Eni and ICS Maugeri have signed an agreement to expand their partnership in toxicological emergency research, prevention and treatment to all the countries where Eni operates.
San Donato Milanese (MI), 18 June 2018 – Eni and ICS Maugeri have signed an agreement to expand their partnership in toxicological emergency research, prevention and treatment to all the countries where Eni operates.
The partnership is already active in Italy and will now be expanded to over 70 countries where Eni operates. The expansion will begin in twelve African countries (Algeria, Angola, Congo, Egypt, Gabon, Ghana, Kenya, Libya, Mozambique, Nigeria, South Africa and Tunisia) where a total of 3,500 Eni employees work. Full coverage in these countries is expected by the end of 2018.
Through this new agreement, Eni and ICS Maugeri are renewing and strengthening a partnership which dates back to 1996, bringing together experience and know-how with the shared goal of applying their respective skills to benefit Eni’s employees and the populations of the countries where the company operates. Toxicological risks are an important element of preventive medicine and clinical treatment. For this reason, the ICS Maugeri Poison Control Centre and the 200 Eni doctors working at the various Company sites will be given the tools to ensure the highest level of protection to employees and all who live in the vicinity of the Eni facilities.
Dr Carlo Locatelli is the director of the ICS Maugeri Poison Control Centre, which over the years has provided a broad spectrum of toxicological consultancy work for healthcare professionals based at Eni’s plants in Italy. The Centre has offered support ranging from preparing emergency plans to immediate consultation regarding industrial incidents or minor intoxication cases for individuals. To achieve this, the Centre and Eni manage antidotes at the individual industrial sites, ensuring their monitoring and replacement. As the Centre is a point of reference for the national antidote database, public hospitals have referred individual cases of poisoning to an Eni plant on more than one occasion. In these cases, the Eni plant served as the first source for the supply of antidotes that were impossible to find anywhere else in the country. Also, on multiple occasions the National Health Service made use of antidotes stored by Eni for emergency situations.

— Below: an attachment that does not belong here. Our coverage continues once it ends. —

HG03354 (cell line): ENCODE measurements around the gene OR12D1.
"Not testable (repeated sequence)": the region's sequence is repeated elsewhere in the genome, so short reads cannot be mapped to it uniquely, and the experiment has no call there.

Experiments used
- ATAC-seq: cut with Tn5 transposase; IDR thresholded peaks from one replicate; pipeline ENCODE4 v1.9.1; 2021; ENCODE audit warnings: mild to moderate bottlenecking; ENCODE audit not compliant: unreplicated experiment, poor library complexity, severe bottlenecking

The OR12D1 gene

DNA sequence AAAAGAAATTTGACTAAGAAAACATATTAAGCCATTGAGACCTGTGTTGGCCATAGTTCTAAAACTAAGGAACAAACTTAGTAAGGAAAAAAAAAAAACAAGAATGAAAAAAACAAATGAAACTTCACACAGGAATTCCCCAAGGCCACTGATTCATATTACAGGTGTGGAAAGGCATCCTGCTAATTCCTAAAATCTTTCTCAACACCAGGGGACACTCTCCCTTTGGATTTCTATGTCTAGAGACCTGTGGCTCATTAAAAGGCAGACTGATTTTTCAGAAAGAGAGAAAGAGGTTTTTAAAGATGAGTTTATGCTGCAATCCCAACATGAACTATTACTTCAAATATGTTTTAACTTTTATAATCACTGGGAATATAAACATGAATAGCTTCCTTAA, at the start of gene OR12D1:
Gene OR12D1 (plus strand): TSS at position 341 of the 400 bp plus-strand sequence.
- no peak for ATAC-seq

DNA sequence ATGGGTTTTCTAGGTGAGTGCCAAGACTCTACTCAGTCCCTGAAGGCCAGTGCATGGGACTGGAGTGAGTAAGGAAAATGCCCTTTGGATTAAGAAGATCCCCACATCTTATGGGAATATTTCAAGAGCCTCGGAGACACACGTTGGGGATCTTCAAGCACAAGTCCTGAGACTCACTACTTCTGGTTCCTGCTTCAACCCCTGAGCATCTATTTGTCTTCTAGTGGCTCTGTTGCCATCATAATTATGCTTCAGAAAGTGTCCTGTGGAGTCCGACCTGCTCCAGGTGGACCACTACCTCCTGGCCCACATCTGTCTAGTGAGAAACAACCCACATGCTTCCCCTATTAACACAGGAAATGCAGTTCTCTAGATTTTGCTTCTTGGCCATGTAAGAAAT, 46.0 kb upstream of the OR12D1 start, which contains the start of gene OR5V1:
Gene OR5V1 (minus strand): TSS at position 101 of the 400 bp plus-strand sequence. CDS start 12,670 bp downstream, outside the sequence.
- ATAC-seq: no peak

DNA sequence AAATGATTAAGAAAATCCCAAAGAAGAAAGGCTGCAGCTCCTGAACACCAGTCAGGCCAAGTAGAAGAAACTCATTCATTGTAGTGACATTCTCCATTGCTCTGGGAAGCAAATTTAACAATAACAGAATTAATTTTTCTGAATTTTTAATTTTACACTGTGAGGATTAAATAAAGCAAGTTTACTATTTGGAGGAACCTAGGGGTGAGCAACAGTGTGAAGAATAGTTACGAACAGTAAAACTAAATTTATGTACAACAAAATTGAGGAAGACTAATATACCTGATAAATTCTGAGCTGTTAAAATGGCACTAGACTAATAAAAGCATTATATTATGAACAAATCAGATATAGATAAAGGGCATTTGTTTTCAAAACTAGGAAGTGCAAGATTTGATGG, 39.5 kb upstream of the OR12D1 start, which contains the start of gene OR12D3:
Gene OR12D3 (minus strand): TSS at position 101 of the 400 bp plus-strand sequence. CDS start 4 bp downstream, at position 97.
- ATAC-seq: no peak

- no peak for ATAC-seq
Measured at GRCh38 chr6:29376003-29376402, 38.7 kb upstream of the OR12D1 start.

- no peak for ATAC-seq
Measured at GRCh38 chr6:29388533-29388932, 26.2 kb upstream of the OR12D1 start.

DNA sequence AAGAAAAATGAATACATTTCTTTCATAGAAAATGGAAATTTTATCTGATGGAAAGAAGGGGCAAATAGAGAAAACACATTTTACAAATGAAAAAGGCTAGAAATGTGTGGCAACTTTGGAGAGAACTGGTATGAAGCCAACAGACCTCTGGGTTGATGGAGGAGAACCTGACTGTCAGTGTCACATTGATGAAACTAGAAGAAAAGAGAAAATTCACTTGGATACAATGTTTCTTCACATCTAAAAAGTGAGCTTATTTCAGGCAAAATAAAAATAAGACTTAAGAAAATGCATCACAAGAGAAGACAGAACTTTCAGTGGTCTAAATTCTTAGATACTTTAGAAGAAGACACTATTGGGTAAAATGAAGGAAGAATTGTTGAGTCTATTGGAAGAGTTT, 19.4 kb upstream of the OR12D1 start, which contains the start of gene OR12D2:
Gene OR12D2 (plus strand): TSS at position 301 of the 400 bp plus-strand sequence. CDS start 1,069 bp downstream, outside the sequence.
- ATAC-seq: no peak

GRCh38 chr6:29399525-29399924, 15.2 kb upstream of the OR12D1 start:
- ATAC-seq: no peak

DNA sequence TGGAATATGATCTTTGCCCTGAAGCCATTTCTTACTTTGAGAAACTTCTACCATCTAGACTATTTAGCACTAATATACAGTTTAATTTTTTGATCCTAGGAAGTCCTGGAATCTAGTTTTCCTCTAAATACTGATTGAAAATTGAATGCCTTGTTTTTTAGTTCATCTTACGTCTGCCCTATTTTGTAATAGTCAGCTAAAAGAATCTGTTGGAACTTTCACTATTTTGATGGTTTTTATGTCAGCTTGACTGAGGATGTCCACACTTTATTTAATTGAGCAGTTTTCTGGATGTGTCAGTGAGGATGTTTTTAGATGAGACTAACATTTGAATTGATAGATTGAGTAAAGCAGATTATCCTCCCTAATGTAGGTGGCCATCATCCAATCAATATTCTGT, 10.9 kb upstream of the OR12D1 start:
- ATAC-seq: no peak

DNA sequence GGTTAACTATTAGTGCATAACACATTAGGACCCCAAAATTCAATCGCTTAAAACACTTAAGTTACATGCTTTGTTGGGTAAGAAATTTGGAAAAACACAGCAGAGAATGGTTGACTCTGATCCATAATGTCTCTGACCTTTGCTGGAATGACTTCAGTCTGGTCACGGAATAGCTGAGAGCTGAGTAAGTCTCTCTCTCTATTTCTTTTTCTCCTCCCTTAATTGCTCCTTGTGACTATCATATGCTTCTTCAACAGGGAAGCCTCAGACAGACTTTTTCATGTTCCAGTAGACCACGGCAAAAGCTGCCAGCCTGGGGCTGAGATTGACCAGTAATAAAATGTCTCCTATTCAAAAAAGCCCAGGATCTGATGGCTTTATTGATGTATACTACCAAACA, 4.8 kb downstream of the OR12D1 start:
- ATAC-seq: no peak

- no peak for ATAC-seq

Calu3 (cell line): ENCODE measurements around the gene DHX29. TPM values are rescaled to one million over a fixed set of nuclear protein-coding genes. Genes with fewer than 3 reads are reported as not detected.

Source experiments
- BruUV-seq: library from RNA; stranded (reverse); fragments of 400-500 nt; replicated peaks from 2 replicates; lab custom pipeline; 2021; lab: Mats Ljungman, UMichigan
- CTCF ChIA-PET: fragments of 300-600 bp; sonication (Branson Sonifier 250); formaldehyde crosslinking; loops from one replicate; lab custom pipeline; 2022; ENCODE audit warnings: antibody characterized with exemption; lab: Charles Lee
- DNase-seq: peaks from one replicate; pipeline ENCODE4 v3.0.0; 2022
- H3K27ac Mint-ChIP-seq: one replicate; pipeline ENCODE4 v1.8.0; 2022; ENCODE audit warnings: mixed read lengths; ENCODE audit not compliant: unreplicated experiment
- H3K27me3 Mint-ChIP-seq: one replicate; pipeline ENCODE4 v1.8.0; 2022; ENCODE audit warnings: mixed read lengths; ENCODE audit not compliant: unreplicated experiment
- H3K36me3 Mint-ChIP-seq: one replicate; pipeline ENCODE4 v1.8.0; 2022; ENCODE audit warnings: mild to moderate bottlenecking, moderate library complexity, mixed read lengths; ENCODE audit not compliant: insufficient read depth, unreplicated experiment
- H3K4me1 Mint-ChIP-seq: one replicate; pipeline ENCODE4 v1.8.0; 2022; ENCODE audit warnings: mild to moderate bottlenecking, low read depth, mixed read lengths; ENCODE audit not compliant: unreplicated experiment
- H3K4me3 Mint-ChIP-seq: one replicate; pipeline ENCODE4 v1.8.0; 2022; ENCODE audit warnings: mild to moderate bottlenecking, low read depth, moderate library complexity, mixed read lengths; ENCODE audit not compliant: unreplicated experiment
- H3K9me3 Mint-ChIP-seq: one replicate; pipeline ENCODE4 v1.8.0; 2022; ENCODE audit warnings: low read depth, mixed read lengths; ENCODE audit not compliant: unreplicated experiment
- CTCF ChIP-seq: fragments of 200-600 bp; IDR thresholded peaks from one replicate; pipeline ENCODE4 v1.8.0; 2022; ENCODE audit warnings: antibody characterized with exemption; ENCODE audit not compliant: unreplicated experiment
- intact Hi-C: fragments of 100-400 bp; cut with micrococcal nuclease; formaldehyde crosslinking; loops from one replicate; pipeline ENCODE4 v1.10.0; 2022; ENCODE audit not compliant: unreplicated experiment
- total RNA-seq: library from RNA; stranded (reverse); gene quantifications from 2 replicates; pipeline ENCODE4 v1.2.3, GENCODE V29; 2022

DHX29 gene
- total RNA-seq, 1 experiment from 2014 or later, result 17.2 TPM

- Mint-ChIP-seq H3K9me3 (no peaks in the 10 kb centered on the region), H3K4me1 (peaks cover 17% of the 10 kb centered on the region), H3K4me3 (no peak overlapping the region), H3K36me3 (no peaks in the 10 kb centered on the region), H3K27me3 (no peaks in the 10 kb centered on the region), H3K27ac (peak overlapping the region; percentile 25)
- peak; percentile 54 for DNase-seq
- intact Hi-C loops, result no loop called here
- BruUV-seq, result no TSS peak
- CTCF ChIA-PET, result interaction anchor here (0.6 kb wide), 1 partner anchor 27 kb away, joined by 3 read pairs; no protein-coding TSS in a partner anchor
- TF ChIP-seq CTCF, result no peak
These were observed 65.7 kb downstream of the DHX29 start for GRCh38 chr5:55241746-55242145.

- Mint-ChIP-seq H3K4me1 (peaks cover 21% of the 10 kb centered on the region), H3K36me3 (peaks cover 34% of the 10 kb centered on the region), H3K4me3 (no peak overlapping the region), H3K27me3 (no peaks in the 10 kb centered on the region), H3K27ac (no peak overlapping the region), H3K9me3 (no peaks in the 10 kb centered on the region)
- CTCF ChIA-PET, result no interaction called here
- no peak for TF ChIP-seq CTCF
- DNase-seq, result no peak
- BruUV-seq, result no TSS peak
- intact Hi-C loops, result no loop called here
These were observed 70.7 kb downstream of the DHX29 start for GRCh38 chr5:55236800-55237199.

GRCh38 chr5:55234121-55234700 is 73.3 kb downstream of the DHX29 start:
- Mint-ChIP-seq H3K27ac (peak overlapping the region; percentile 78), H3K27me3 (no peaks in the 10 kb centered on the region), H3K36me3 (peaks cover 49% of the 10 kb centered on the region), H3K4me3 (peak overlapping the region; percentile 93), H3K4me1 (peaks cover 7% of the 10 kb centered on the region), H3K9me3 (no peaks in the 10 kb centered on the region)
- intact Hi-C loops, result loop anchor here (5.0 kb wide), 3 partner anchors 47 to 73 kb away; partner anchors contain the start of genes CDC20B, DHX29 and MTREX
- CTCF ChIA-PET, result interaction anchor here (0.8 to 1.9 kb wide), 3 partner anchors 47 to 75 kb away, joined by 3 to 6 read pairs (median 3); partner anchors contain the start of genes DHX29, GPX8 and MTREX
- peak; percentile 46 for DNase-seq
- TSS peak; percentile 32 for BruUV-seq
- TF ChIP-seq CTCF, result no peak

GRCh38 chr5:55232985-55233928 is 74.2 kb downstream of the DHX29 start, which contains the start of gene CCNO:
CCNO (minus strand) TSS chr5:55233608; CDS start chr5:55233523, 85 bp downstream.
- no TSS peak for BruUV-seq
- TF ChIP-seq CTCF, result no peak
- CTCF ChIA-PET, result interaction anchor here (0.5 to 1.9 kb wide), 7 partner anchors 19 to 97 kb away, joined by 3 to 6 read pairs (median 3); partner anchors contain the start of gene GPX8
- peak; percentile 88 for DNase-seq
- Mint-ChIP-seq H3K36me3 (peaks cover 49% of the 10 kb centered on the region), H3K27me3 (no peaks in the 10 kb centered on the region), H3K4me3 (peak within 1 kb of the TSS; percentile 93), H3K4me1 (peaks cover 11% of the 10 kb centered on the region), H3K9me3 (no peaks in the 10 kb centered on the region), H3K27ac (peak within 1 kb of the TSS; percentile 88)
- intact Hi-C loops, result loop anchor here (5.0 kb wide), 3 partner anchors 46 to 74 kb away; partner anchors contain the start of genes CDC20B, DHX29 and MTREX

Not only does the Poison Control Centre work to prevent emergencies, it also provides expertise in toxicology, including for regulatory issues, and routine training activity. Furthermore, the Toxicology department that the Centre manages at IRCCS Maugeri in Pavia can admit personnel that might have been involved in cases of intoxication once the emergency has been dealt with. This service is offered to carry out suitable assessments of the health conditions of those affected.
The progressive expansion of the Centre's services to the over 70 countries Eni operates in will require significant effort in updating data and information regarding the Centre itself. This will offer staff working in those facilities the best possible protection against toxic products. The Centre is creating new dossiers on existing healthcare networks in each new country, as well as on local pharmacopoeia and non-industrial toxicological risks that are typical of the specific area, including animal bites or stings, poisonous plants, accidental contact or ingestion, and common causes of food poisoning.